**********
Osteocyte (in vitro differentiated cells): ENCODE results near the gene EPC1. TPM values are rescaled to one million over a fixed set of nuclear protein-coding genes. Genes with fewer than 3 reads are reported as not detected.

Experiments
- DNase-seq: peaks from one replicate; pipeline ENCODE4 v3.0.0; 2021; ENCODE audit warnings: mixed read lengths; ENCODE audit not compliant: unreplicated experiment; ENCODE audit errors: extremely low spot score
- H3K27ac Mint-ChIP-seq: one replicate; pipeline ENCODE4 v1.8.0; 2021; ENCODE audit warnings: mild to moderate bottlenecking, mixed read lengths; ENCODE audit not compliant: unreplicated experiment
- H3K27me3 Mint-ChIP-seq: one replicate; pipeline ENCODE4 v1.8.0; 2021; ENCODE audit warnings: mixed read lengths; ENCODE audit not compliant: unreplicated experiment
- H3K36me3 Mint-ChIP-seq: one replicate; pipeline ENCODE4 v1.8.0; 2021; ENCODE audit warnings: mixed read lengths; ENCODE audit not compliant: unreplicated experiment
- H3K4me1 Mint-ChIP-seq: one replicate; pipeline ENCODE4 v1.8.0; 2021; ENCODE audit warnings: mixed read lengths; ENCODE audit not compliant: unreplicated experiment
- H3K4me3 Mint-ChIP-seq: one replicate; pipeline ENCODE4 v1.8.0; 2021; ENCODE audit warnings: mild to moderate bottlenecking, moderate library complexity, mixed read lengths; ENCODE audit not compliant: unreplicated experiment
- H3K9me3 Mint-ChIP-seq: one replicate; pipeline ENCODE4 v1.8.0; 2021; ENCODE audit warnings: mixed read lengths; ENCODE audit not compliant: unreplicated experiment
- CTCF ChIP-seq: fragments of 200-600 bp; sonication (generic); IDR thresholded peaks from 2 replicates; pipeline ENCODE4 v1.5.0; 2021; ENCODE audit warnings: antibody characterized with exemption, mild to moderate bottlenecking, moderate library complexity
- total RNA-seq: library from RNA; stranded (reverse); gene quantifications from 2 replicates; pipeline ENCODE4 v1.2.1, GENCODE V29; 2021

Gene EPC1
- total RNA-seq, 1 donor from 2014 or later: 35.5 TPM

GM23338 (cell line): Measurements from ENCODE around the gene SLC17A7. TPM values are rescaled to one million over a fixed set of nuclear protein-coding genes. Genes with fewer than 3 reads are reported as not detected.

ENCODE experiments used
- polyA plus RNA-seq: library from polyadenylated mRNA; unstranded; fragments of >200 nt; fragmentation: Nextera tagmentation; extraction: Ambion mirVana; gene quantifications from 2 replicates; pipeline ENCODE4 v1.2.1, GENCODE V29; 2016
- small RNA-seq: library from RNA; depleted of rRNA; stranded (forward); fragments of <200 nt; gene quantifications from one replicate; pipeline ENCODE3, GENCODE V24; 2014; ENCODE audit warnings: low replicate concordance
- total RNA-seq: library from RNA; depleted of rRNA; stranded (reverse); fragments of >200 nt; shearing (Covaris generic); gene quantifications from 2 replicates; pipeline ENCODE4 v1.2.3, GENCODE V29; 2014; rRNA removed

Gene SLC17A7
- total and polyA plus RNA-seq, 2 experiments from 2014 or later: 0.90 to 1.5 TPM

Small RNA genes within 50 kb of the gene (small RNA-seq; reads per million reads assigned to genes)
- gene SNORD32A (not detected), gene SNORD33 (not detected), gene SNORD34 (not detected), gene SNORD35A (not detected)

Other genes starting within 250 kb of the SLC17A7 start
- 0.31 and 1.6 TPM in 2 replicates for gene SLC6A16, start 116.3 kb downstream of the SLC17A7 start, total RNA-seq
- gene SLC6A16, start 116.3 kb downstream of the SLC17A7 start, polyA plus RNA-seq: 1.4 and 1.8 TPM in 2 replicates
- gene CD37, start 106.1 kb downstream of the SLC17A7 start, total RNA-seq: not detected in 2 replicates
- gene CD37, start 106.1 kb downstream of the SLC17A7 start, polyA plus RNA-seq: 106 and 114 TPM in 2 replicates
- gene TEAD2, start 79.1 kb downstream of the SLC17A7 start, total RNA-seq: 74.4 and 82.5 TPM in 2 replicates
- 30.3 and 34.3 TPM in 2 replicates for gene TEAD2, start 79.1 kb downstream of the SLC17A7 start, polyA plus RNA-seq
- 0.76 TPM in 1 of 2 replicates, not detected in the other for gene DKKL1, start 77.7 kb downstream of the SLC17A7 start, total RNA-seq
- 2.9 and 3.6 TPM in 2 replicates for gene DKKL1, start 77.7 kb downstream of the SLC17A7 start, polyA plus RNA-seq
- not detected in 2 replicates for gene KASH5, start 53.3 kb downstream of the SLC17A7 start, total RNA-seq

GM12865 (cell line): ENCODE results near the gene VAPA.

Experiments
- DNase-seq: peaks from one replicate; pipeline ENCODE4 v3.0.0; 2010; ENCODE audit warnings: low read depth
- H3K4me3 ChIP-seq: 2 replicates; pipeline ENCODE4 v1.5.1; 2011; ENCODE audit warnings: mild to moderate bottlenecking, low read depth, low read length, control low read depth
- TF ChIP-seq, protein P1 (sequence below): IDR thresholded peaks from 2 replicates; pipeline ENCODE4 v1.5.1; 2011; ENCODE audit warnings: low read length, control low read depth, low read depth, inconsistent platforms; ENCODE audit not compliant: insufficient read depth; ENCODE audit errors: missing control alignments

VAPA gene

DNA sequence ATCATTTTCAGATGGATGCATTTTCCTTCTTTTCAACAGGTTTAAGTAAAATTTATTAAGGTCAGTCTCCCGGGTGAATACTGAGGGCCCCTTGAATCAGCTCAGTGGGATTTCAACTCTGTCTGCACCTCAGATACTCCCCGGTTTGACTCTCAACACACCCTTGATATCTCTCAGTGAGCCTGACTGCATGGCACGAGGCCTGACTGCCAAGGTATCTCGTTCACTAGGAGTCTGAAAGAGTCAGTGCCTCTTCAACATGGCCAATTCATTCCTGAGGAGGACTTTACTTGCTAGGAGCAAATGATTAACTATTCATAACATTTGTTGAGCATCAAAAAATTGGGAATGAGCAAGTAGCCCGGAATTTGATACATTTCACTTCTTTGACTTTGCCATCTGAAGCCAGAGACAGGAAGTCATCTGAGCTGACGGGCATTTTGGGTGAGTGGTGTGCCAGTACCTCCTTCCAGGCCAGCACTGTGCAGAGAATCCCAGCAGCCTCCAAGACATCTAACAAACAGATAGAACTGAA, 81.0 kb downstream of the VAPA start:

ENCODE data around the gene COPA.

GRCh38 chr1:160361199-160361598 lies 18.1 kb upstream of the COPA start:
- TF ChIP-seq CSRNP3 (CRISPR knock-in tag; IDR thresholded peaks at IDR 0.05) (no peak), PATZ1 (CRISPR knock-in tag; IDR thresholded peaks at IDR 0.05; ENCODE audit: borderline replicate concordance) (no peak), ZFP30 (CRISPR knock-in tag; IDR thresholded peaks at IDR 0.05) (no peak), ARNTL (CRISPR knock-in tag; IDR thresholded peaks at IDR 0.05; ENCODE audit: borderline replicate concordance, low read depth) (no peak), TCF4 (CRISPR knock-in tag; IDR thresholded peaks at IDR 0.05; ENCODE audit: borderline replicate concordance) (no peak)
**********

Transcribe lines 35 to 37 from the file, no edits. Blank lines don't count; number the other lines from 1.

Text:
- DNase-seq: peaks from one replicate; pipeline ENCODE4 v3.0.0; 2010; ENCODE audit warnings: low read depth
- H3K4me3 ChIP-seq: 2 replicates; pipeline ENCODE4 v1.5.1; 2011; ENCODE audit warnings: mild to moderate bottlenecking, low read depth, low read length, control low read depth
- TF ChIP-seq, protein P1 (sequence below): IDR thresholded peaks from 2 replicates; pipeline ENCODE4 v1.5.1; 2011; ENCODE audit warnings: low read length, control low read depth, low read depth, inconsistent platforms; ENCODE audit not compliant: insufficient read depth; ENCODE audit errors: missing control alignments